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Ron Paul’s Economic Plan: Slash $1 Trillion from Budget; Eliminate Department of Education and 5 Others

Jason Merritt/Getty Images(LAS VEGAS) -- A second presidential candidate has unveiled his economic plan in Nevada.

One month after Mitt Romney laid out his 59-point plan to create 11.5 million jobs, his fellow GOP presidential candidate Ron Paul put forth a plan that would slash $1 trillion from the federal budget in the first term of a Paul presidency.

But where Romney’s plan focused on job creation, Paul’s No. 1 goal is reducing the size of the federal government and balancing the budget, which his plan achieves by wiping out five cabinet departments and gutting funding to many others.

Paul claims his plan would produce a budget surplus by 2015.
Under a Paul presidency the departments of Energy, Education, Housing and Urban Development, Commerce and Interior would cease to exist. Their elimination would slice about $179 billion from the federal budget and cut about 134,000 federal jobs.

Paul said his plan would not lay people off, but would transfer them to other departments until they retire.

Paul would slash funding for the remaining departments, including a 40 percent cut for the Food and Drug Administration and a 30 percent budget reduction for the EPA. The Department of Defense would see $832 billion disappear from its budget during Paul’s first term in office, most of which would stem from Paul’s plan to end all foreign wars and foreign aid.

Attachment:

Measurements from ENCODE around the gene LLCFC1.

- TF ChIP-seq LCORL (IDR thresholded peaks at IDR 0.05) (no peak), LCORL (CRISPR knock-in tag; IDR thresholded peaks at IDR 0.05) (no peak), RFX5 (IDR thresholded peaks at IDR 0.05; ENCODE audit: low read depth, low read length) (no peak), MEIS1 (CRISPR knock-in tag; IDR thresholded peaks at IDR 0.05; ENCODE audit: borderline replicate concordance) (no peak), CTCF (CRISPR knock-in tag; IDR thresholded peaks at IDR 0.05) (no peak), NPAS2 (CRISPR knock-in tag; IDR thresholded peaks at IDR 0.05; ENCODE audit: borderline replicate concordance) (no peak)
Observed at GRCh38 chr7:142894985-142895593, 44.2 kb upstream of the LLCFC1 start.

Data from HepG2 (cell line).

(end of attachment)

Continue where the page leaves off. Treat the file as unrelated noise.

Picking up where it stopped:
“The ideas that Congressman Paul espouses are not unique to him,” said Richard Parker, a lecturer in public policy at Harvard University’s Kennedy School of Government. “They are kind of standard fare for libertarians.”

Parker said Paul’s plans are aimed more at educating the public about Libertarian policies than laying out a solution that could feasibly get him elected. While Paul is running as a Republican this presidential campaign cycle, as he did in 2008, the Texas congressman campaigned as the Libertarian Party nominee during his 1988 bid for the White House.

Paul is the only candidate to call for such massive and immediate spending cuts, but on the revenue side of things his plan is quite similar to his GOP rivals. Just as Herman Cain, Michele Bachmann, Newt Gingrich and Jon Huntsman have proposed, Paul calls for eliminating taxes on capital gains and dividends as well as getting rid of the estate tax.

Paul’s plan cuts the corporate tax rate from 35 percent down to 15 percent. Romney wants to drop the rate to 25 percent, Gingrich said it should be 12.5 percent and Cain would put it at nine percent.

Paul also eliminates taxes on profits earned overseas and brought back into the country, as would Cain and Romney.

The Joint Committee on Taxation estimates this tax holiday on repatriated profits would give an initial boost to the economy but would cost the federal government $79 billion over the next decade in lost revenue.

Copyright 2011 ABC News Radio

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